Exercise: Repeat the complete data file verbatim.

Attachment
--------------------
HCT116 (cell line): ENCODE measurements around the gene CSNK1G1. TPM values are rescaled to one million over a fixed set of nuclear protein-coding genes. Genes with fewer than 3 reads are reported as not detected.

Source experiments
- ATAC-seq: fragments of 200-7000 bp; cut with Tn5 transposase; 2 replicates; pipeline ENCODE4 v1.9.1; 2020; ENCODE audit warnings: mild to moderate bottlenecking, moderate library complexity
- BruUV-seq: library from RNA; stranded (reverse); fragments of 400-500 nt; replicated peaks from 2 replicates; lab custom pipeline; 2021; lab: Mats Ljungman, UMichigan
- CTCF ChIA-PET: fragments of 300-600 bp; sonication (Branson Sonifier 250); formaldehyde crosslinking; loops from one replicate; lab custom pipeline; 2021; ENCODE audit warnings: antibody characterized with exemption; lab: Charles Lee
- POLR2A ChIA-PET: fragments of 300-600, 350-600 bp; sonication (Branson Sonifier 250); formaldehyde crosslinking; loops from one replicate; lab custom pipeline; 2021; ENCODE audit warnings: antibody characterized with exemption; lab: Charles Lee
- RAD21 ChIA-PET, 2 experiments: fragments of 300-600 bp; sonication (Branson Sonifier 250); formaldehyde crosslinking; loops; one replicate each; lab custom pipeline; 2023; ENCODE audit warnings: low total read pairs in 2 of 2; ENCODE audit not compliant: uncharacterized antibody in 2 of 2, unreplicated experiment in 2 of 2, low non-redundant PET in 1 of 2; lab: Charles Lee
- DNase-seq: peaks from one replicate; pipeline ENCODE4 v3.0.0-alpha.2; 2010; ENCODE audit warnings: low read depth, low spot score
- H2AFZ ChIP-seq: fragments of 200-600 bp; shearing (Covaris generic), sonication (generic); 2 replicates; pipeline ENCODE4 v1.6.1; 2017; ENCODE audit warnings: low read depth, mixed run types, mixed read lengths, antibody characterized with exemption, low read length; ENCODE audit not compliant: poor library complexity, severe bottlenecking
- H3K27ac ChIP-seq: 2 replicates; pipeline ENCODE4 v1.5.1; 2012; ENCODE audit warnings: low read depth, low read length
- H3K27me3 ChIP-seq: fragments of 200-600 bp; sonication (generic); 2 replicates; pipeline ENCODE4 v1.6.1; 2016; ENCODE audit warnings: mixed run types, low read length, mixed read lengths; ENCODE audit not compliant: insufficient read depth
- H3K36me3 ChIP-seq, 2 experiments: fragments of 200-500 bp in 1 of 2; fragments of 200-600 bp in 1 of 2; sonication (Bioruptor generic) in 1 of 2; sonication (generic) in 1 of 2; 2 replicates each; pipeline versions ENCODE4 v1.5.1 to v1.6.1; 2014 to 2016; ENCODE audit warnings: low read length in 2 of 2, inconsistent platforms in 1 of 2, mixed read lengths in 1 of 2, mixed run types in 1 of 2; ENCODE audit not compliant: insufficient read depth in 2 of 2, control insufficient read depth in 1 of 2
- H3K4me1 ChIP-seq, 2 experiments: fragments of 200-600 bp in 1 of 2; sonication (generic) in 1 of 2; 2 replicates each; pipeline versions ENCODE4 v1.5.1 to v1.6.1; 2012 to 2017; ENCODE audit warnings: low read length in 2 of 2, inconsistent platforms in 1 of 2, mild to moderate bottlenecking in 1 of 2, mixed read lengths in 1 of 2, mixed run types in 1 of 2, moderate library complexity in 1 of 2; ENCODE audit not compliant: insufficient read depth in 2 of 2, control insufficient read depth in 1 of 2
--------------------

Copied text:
HCT116 (cell line): ENCODE measurements around the gene CSNK1G1. TPM values are rescaled to one million over a fixed set of nuclear protein-coding genes. Genes with fewer than 3 reads are reported as not detected.

Source experiments
- ATAC-seq: fragments of 200-7000 bp; cut with Tn5 transposase; 2 replicates; pipeline ENCODE4 v1.9.1; 2020; ENCODE audit warnings: mild to moderate bottlenecking, moderate library complexity
- BruUV-seq: library from RNA; stranded (reverse); fragments of 400-500 nt; replicated peaks from 2 replicates; lab custom pipeline; 2021; lab: Mats Ljungman, UMichigan
- CTCF ChIA-PET: fragments of 300-600 bp; sonication (Branson Sonifier 250); formaldehyde crosslinking; loops from one replicate; lab custom pipeline; 2021; ENCODE audit warnings: antibody characterized with exemption; lab: Charles Lee
- POLR2A ChIA-PET: fragments of 300-600, 350-600 bp; sonication (Branson Sonifier 250); formaldehyde crosslinking; loops from one replicate; lab custom pipeline; 2021; ENCODE audit warnings: antibody characterized with exemption; lab: Charles Lee
- RAD21 ChIA-PET, 2 experiments: fragments of 300-600 bp; sonication (Branson Sonifier 250); formaldehyde crosslinking; loops; one replicate each; lab custom pipeline; 2023; ENCODE audit warnings: low total read pairs in 2 of 2; ENCODE audit not compliant: uncharacterized antibody in 2 of 2, unreplicated experiment in 2 of 2, low non-redundant PET in 1 of 2; lab: Charles Lee
- DNase-seq: peaks from one replicate; pipeline ENCODE4 v3.0.0-alpha.2; 2010; ENCODE audit warnings: low read depth, low spot score
- H2AFZ ChIP-seq: fragments of 200-600 bp; shearing (Covaris generic), sonication (generic); 2 replicates; pipeline ENCODE4 v1.6.1; 2017; ENCODE audit warnings: low read depth, mixed run types, mixed read lengths, antibody characterized with exemption, low read length; ENCODE audit not compliant: poor library complexity, severe bottlenecking
- H3K27ac ChIP-seq: 2 replicates; pipeline ENCODE4 v1.5.1; 2012; ENCODE audit warnings: low read depth, low read length
- H3K27me3 ChIP-seq: fragments of 200-600 bp; sonication (generic); 2 replicates; pipeline ENCODE4 v1.6.1; 2016; ENCODE audit warnings: mixed run types, low read length, mixed read lengths; ENCODE audit not compliant: insufficient read depth
- H3K36me3 ChIP-seq, 2 experiments: fragments of 200-500 bp in 1 of 2; fragments of 200-600 bp in 1 of 2; sonication (Bioruptor generic) in 1 of 2; sonication (generic) in 1 of 2; 2 replicates each; pipeline versions ENCODE4 v1.5.1 to v1.6.1; 2014 to 2016; ENCODE audit warnings: low read length in 2 of 2, inconsistent platforms in 1 of 2, mixed read lengths in 1 of 2, mixed run types in 1 of 2; ENCODE audit not compliant: insufficient read depth in 2 of 2, control insufficient read depth in 1 of 2
- H3K4me1 ChIP-seq, 2 experiments: fragments of 200-600 bp in 1 of 2; sonication (generic) in 1 of 2; 2 replicates each; pipeline versions ENCODE4 v1.5.1 to v1.6.1; 2012 to 2017; ENCODE audit warnings: low read length in 2 of 2, inconsistent platforms in 1 of 2, mild to moderate bottlenecking in 1 of 2, mixed read lengths in 1 of 2, mixed run types in 1 of 2, moderate library complexity in 1 of 2; ENCODE audit not compliant: insufficient read depth in 2 of 2, control insufficient read depth in 1 of 2